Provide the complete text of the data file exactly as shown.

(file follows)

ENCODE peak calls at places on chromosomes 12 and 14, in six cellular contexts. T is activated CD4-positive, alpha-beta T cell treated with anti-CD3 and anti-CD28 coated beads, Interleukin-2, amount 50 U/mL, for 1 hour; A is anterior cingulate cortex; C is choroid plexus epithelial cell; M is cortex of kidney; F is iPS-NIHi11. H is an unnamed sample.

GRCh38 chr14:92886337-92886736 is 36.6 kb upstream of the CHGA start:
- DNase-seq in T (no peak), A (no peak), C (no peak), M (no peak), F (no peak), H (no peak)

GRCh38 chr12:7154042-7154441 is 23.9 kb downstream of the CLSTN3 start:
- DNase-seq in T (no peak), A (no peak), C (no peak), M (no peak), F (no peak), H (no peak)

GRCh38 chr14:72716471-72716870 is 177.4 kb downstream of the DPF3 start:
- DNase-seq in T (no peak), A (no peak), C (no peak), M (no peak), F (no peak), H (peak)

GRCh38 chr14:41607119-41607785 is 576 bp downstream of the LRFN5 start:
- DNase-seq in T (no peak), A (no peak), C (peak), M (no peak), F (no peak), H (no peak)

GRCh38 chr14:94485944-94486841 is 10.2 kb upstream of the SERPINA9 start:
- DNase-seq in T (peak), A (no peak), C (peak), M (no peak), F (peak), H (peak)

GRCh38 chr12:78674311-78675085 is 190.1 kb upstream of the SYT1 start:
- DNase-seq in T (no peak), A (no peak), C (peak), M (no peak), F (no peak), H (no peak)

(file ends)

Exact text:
ENCODE peak calls at places on chromosomes 12 and 14, in six cellular contexts. T is activated CD4-positive, alpha-beta T cell treated with anti-CD3 and anti-CD28 coated beads, Interleukin-2, amount 50 U/mL, for 1 hour; A is anterior cingulate cortex; C is choroid plexus epithelial cell; M is cortex of kidney; F is iPS-NIHi11. H is an unnamed sample.

GRCh38 chr14:92886337-92886736 is 36.6 kb upstream of the CHGA start:
- DNase-seq in T (no peak), A (no peak), C (no peak), M (no peak), F (no peak), H (no peak)

GRCh38 chr12:7154042-7154441 is 23.9 kb downstream of the CLSTN3 start:
- DNase-seq in T (no peak), A (no peak), C (no peak), M (no peak), F (no peak), H (no peak)

GRCh38 chr14:72716471-72716870 is 177.4 kb downstream of the DPF3 start:
- DNase-seq in T (no peak), A (no peak), C (no peak), M (no peak), F (no peak), H (peak)

GRCh38 chr14:41607119-41607785 is 576 bp downstream of the LRFN5 start:
- DNase-seq in T (no peak), A (no peak), C (peak), M (no peak), F (no peak), H (no peak)

GRCh38 chr14:94485944-94486841 is 10.2 kb upstream of the SERPINA9 start:
- DNase-seq in T (peak), A (no peak), C (peak), M (no peak), F (peak), H (peak)

GRCh38 chr12:78674311-78675085 is 190.1 kb upstream of the SYT1 start:
- DNase-seq in T (no peak), A (no peak), C (peak), M (no peak), F (no peak), H (no peak)